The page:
Long asset lifespans, high energy dependency and limited viable alternatives make shipping one of the harder-to-abate sectors to decarbonise, according to Fitch Ratings.
In a special report on long-term climate vulnerability, Fitch said that low margins mean there is a reluctance in shipping to heavily invest, especially into unproven technology.
In a business-as-usual scenario, Fitch estimates shipping could contribute around 10% of global carbon emissions by 2050, where no adoption of new regulations that have an impact on energy efficiency or carbon intensity is assumed.
Fitch has assessed the shipping sector’s vulnerability score as 40 by 2050, compared with 50 for airlines and 30 for road freight and logistics. The higher the score, the greater the vulnerability under the scenario. For example, a sector with a score of 90 faces an existential threat from climate risks, whereas one with a score of 10 will face little disruption and may even benefit.
“We view the shipping industry’s environmental regulation as less mature than that of the aviation industry, with a looser set target,” said Fitch. “IMO has not implemented any market-based offsetting measure to fill the gaps in emissions curtailment until technology, operations and infrastructure measures provide long-term solutions.”. It notes the key regulations to encourage greater shipping efficiency are the Energy Efficiency Design Index and the Ship Energy Efficiency Management Plan. Remarking on the non-legally binding nature of the IMO’s initial strategy on reducing the GHG emissions, Fitch said it does not set out an absolute CO2 emission reduction milestone target up until 2050. “Considering the ships have lifespans of 20–30 years, 2050 is one ship lifetime away. Fitch expects more concrete and perhaps tougher regulation to be in place before 2030. The IMO’s current decarbonisation plan is more lax than the Paris Agreement.”
If the shipping industry were to contribute equally to the Paris Agreement, it must emit no more than 17 gigatonnes (Gt) of CO2 to become carbon neutral, according to the International Energy Agency (IEA), while the IMO’s target works to 28-43 Gt of CO2 emissions during 2015-2075.
Out of sight
Shipping is less visible than land transport or airlines from an end consumer’s perspective, meaning it is less exposed to environmental scrutiny from society, despite its instrumental role to the world economic activities. This coupled with heavy debt burdens and low margins have made decarbonisation a secondary issue for the industry, Fitch said.
The sector is also highly fragmented, with the top 10 ship owners contributing less than 20% of total capacity globally. “This makes it difficult to get consensus around a decarbonisation policy,” said Fitch, as achieving emissions reductions in the sector involves coordination across the value chain, from building and maintenance to fuelling and supporting infrastructure.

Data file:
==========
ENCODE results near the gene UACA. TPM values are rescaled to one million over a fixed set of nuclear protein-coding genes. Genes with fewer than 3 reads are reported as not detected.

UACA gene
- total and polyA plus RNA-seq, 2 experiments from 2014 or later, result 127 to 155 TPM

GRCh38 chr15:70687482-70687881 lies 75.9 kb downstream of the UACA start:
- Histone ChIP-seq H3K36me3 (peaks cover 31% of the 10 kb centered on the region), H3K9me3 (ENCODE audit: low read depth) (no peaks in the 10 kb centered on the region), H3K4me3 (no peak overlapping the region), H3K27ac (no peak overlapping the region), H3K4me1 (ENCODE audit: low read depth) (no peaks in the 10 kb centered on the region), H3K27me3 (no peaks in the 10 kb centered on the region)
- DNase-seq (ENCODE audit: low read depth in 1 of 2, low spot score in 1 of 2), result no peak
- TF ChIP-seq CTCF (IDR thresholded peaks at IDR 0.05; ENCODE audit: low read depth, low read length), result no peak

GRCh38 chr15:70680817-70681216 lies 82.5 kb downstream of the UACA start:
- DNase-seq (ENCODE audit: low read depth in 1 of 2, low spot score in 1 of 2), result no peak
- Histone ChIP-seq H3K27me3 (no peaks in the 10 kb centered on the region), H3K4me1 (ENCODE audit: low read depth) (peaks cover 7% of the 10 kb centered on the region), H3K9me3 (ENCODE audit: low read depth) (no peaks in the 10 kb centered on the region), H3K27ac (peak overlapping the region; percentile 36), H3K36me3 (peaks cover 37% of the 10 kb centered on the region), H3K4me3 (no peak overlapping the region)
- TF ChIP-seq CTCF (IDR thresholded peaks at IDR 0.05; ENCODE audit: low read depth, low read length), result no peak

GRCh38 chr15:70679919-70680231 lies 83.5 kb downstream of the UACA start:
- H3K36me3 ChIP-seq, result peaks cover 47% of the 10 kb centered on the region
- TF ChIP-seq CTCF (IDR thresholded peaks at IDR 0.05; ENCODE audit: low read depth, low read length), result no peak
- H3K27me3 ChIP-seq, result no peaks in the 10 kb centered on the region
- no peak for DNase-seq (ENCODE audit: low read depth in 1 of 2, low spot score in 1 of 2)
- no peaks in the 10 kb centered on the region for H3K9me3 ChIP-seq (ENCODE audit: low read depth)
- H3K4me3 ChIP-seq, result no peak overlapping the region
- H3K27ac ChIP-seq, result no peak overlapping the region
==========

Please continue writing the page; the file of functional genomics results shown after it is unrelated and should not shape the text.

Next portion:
Overall, Fitch believes the existential threat to shipping is low given the importance of world trade and the absence of viable alternatives. However, it notes that it is equally important to note that achieving net zero Scope 3 emissions will entail decarbonisation efforts by the entire value chain, in which shipping has a crucial role. “We believe such an agenda will pressure the shipping industry to decarbonise sooner.”
Meanwhile, the high capex nature of shipping, coupled with long asset lifespans and limited viable alternatives, could mean that decarbonisation is implemented through a “major focus on low-carbon retrofit of existing assets wherever possible to avoid risks of asset stranding”, but with a need for large volumes of additional capex in new technologies.
Fitch notes a number of ways for shipping companies to reduce carbon emissions, but none of them is individually sufficient to achieve the IMO’s target. “A successful energy transition to an alternative fuel may be the only viable solution to accomplish the target but this option is restrained by development cost, technology, fuel availability, infrastructure and onboard storage,” the report said.
Those methods include operational efficiency – such as slow steaming, just-in-time port arrivals and route optimisation; hydrodynamics – such as more efficient hull designs, coatings, fouling and propulsion systems; mechanical improvement – including fuel consumption efficiency and hybridisation; and alternative fuels.
“Currently, ships consume the lowest quality, and therefore the cheapest grade, of refined fuels,” said Fitch. “This makes any transition to more expensive fuels harder.” The report urged a more harmonised policy move across the industry to progress the many alternative options. “Choosing a less available or more expensive solution can lead to a significant competitive disadvantage given the long-term nature of the asset. Clearer and more robust regulatory policy measures are required and they would facilitate commercial development of alternative fuels and the uptakes of those fuels by the industry.
“We expect shipping companies will choose to operate dual-fuel vessels (with HFO and greener energy) to tackle the uncertainties.”
Source: Baltic Exchange